The Third Circuit affirmed the holding of the District Court that the letter agreement between Spansion and Apple was an intellectual property license. According to the court, a license is a “mere waiver of the right to sue by the patentee,” quoting De Forest Radio Tel. v. United States, 273 U.S. 236, 242 (1927). A license need not be a formal grant, but is instead a “consent to the use of the patent in making or using it, or selling it … and a defense to an action for a tort.” The inquiry into what qualifies as a license focuses on what the agreement authorizes, not whether the agreement is identified as a license or a covenant not to sue. Effectively, the two are equivalent. (See TransCore v. Elec. Transaction Consultants, 563 F.3d 1271, 1275-76 (Fed. Cir. 2009).)

In the letter agreement at issue, Spansion had promised “to dismiss the ITC action against Apple, and not re-file the ITC action or another action related to one or more of the same patents against Apple.” This, clearly, was a promise not to sue Apple for its use of Spansion’s patented products. In the view of the Third Circuit, no further inquiry was required – the letter agreement is a license.

The Third Circuit further held that the cessation of business between Spansion and Apple during the bankruptcy case did not preclude Apple from continuing to enjoy the benefit of the covenant not to sue. Section 365(n) allows a licensee to retain its rights as such rights existed immediately before the bankruptcy case commenced. The fact that all business between Spansion and Apple ceased after Spansion filed for bankruptcy was irrelevant to the Section 365(n) analysis. The letter agreement is a license, so Apple had the right to retain its licensing rights as they existed upon the commencement of the Spansion bankruptcy case.

Observations

The reaffirmation by the Third Circuit that a license is a mere waiver of the right to sue has significance that transcends bankruptcy concerns, to be sure. From a bankruptcy perspective, however, the case is illuminating for several reasons.

First, it highlights the fact that when we speak of “rejection” of an agreement by a debtor in bankruptcy, it is not to say that the agreement has necessarily been terminated. In bankruptcy, a rejection under Section 365 of the Bankruptcy Code is equivalent to a breach, not termination. By rejecting a contract, the debtor obtains relief from its obligation to continue performing under the contract, with the damages from such nonperformance treated as a pre-petition unsecured claim. While rejection may also ultimately lead to termination of a contract on account of the debtor’s nonperformance, this is not necessarily so, and it is not to the debtor solely to decide.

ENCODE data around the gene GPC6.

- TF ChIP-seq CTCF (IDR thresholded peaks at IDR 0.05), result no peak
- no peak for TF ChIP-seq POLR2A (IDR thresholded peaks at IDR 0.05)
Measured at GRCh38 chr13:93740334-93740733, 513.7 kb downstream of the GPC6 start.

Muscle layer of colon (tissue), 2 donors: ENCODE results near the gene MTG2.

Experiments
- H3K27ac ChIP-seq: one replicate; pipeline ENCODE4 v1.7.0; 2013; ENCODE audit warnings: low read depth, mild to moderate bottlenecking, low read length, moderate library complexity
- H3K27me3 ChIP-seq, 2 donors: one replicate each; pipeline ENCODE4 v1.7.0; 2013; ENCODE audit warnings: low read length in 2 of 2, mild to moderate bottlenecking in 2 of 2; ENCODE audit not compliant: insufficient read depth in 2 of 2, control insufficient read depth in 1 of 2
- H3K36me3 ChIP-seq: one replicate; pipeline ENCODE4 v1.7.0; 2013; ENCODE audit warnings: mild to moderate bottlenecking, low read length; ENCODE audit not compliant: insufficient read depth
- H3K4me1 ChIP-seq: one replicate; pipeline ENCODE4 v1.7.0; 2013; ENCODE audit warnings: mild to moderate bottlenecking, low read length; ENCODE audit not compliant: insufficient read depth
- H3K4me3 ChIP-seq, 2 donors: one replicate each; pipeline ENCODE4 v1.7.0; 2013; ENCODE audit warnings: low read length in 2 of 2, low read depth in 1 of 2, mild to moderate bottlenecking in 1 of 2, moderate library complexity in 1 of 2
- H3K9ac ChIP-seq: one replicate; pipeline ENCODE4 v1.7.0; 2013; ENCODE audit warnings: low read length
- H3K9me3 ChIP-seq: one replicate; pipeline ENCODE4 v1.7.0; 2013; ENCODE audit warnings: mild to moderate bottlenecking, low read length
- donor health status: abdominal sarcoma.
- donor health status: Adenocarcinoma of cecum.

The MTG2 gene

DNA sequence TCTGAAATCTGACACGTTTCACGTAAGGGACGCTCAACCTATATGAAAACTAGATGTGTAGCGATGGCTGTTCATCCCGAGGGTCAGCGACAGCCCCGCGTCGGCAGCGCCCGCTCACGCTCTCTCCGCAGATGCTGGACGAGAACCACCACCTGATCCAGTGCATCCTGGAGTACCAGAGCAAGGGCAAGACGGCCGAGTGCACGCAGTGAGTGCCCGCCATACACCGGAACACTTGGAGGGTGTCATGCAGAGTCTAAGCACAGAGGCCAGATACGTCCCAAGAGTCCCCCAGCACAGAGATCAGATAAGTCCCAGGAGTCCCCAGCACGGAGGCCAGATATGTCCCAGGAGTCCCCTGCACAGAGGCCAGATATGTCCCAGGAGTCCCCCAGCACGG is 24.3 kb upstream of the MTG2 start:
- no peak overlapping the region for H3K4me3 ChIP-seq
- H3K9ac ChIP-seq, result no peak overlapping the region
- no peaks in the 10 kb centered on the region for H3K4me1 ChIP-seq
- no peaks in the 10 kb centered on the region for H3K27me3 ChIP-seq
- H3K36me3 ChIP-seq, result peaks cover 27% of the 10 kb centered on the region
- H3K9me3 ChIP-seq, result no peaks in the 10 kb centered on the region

This brings us to the second point. The effect of rejection depends on the nature of the agreement at issue. In Section 365 of the Bankruptcy Code, Congress extended special protections to certain categories of contract parties who may stand to suffer especially severe hardships if their rights could be denied through rejection. Intellectual property licensees are one example, as seen here in the Spansion case. Similarly, a real property licensee may treat a rejected lease as terminated, but in the alternative it may choose to retain its rights to real property, including rights of use, possession and quiet enjoyment, under the lease for the duration of the lease term and any applicable renewal terms.

For this reason, how a given contract or lease is characterized may prove critical in determining the rights of the parties in bankruptcy following a rejection. This lesson is demonstrated in Spansion, where the treatment of the letter agreement in question as an intellectual property license likely spared Apple from significant litigation.

Eric Scherling is a member of Cozen O’Connor, where he practices in the firm’s bankruptcy, insolvency and restructuring practice group. He may be reached at 215-665-2042 or escherling@cozen.com.